"And so, the Frankenstein myth created by Mary Shelley was not a fable."—News reporter
Meet the new Victor Frankenstein (Jean Rochefort). Hiding in France under the name Lafaurie, this soft-spoken scientist with a penchant for cardigans is following in the footsteps of his legendary ancestor. His monster, Frank ('60s movie and pop icon Eddy Mitchell), is programmed by computer, taught how to use a fork and drive a car, and is eager to please and impatient with rudeness. Apart from a few scars, he is a pretty decent guy. But he is lonely.
Victor's girlfriend Elisabeth (Fiona Gélin) has a little trouble coping at first, but quickly volunteers to help round up strippers to assemble into a bride for Frank. But love finds its own way, even in the unlikeliest of circumstances…
Part James Whale, part Flesh for Frankenstein, with a dash of sentimentality, Frankenstein 90 at first appears to be the kind of campy farce that the French either do very well or very badly. I was expecting the latter: a tedious and unfunny exercise in sick humor. But then I found myself smiling, occasionally laughing, and ultimately charmed.
A lot of the film's appeal can be credited to the cast, particularly Jean Rochefort as the eternally befuddled Frankenstein, in one scene paying for a bootleg head in a cooler with the same sad expression one might have buying a carton of milk late night at the gas station. Eddy Mitchell gives the monster a guileless flair without generating cheap pity for Frank. The script itself is witty and surprisingly low-key, allowing the gags to fit in with the action rather than distract from it, and keeping the focus squarely on the characters.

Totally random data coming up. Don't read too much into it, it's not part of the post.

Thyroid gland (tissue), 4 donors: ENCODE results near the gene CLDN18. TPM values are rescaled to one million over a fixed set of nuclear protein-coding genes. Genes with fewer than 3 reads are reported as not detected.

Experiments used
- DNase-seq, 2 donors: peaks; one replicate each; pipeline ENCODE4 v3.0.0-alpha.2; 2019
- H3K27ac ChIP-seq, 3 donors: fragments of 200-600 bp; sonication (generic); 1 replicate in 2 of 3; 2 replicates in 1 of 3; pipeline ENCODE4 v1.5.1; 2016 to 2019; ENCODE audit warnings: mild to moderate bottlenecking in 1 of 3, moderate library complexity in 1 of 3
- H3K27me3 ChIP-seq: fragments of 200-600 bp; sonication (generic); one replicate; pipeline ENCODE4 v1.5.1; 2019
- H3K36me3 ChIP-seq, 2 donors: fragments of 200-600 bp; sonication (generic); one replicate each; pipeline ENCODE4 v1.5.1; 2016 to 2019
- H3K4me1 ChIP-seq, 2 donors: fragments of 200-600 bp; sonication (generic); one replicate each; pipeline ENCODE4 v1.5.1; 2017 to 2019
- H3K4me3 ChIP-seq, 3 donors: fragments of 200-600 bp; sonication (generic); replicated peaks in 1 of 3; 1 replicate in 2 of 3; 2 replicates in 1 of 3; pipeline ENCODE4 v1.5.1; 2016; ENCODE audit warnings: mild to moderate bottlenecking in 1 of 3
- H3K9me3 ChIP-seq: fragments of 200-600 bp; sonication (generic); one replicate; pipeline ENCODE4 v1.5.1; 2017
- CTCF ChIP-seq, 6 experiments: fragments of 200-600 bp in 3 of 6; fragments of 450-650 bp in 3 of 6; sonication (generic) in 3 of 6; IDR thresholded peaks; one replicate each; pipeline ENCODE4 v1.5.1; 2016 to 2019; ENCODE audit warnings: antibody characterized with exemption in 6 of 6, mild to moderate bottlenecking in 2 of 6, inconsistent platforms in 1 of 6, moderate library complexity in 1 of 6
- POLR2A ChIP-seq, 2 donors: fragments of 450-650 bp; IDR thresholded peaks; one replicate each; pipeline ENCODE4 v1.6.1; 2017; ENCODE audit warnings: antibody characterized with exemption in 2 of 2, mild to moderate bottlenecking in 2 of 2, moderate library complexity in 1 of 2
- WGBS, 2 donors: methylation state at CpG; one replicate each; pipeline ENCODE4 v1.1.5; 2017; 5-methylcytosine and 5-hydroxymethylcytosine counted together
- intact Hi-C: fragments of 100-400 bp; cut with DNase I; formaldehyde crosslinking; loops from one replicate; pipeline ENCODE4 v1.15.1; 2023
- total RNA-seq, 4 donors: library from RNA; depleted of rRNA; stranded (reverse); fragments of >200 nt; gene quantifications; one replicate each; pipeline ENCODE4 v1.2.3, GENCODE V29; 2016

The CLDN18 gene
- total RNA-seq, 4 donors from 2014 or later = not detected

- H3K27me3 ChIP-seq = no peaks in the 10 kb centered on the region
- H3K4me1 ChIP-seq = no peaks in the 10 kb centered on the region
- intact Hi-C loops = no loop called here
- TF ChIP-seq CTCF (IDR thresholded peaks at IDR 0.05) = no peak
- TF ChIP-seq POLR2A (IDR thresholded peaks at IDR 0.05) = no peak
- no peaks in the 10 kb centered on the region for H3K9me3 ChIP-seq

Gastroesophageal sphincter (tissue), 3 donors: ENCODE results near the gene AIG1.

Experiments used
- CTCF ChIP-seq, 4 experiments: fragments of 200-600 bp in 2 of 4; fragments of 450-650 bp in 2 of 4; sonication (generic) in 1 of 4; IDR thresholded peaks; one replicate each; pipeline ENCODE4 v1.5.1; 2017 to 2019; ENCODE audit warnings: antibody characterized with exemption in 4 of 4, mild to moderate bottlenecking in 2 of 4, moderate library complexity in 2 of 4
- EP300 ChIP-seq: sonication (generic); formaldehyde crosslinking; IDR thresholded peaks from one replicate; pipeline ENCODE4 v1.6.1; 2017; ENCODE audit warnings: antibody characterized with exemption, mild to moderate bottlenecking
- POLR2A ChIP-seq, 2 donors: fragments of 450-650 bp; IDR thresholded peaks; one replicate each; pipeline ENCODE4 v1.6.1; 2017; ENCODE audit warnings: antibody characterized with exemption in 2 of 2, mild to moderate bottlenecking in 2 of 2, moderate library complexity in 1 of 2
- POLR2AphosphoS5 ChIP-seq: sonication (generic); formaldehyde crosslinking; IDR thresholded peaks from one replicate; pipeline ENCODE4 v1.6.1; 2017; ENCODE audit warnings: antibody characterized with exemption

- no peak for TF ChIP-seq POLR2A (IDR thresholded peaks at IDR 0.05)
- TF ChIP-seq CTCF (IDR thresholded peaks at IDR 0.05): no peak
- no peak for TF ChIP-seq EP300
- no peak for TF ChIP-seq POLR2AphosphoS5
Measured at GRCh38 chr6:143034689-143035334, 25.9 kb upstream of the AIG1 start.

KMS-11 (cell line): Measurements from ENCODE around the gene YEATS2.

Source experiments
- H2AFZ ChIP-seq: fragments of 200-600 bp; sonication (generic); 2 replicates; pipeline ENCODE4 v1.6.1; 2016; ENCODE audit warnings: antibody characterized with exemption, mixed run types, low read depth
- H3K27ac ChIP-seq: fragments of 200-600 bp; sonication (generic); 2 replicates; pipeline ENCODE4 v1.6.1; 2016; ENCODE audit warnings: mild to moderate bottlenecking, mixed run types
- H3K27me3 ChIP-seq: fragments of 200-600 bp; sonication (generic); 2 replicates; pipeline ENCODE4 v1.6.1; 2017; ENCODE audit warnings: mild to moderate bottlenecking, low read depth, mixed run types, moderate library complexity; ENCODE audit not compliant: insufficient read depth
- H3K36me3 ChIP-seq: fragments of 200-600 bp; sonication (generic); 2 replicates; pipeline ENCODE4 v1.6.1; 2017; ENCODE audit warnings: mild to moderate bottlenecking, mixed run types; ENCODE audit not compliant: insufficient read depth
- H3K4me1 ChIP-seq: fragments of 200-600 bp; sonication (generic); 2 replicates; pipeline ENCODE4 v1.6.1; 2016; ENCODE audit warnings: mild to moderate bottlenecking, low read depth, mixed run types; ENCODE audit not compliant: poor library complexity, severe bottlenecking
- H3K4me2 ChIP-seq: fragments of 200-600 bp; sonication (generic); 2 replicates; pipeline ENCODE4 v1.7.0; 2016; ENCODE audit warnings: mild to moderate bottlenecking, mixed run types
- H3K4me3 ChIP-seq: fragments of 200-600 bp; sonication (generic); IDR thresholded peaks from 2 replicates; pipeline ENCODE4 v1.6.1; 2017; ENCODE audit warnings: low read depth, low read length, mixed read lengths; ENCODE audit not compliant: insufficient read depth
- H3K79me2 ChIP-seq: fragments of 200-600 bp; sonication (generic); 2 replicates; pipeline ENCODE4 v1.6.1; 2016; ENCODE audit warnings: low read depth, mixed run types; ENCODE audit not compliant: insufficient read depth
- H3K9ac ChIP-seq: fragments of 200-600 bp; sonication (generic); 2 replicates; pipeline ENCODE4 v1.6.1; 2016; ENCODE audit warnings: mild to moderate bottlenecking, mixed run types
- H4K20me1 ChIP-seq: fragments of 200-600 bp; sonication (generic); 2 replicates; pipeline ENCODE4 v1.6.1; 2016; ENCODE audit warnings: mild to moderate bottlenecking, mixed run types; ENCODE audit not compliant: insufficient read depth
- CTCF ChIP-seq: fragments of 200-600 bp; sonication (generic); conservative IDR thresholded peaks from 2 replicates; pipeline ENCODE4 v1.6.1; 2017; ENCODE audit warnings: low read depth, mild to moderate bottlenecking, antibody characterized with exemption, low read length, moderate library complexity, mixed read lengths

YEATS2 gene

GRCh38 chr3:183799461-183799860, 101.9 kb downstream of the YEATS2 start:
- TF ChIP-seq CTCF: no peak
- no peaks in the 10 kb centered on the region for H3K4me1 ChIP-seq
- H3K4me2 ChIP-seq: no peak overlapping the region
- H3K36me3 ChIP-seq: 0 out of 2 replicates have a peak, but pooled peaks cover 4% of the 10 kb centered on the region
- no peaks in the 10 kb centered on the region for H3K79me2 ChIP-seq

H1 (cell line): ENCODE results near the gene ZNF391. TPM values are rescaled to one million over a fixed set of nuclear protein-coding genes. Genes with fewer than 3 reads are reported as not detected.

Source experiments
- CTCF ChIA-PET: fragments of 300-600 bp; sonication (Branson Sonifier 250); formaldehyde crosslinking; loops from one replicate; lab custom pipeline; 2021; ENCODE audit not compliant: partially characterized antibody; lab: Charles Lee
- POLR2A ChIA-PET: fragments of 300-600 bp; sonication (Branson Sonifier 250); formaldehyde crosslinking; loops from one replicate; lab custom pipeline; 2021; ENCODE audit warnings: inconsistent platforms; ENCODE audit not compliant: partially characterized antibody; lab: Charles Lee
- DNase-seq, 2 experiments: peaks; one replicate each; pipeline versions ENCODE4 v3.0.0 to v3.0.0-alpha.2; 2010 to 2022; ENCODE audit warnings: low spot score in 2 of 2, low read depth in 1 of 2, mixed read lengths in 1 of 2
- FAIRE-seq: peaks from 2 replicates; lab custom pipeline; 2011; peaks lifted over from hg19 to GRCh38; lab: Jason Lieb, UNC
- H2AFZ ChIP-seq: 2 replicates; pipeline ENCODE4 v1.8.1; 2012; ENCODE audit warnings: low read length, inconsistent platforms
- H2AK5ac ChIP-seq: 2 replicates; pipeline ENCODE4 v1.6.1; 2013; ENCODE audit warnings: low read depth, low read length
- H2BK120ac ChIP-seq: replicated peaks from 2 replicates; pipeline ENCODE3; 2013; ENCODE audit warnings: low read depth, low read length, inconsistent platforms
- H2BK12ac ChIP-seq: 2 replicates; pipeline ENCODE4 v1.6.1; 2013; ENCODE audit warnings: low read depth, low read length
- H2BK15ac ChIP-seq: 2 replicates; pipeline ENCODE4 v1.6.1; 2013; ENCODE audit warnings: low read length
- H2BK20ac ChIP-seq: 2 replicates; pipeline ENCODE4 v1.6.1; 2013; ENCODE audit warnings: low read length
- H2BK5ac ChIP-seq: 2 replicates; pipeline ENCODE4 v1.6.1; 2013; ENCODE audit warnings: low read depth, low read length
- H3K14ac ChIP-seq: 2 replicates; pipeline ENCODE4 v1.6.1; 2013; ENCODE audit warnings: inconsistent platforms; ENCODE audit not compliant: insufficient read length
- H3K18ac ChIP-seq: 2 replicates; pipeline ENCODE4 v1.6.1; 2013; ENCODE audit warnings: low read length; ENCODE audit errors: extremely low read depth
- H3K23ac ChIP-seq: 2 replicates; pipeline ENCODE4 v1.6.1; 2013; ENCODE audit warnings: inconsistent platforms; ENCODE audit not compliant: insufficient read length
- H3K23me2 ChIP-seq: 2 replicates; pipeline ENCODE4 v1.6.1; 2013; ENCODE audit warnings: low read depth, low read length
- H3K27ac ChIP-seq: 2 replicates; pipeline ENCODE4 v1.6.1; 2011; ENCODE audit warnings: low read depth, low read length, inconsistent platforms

Even with its share of death and mayhem (as any horror comedy must have), the film never takes itself too seriously. But best of all, it avoids broad gestures and never stoops or insults its audience's intelligence. Director Alain Jessua spices up the low budget affair with a strong sense of color and a few artsy touches, but mostly allows the characters to develop at their pace amongst the gorgeous French scenery.
In an effort to market Frankenstein 90 as a gross-out comedy that has been done far too often, Anchor Bay does not seem to have a clue what to do with this film, implying in its packaging that this is the sort of "rude" French comedy that made me initially dread watching it. And apart from a relatively clean anamorphic print and monaural soundtrack, there is nothing in the way of extras. Not even a trailer. A gentle and entertaining romantic comedy, Frankenstein 90 is most surprising because it is not what you expect from this often remade tale. The story of Mary Shelley's monster could not have happened to a nicer bunch of people.
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Scales of Justice
Studio: Anchor Bay
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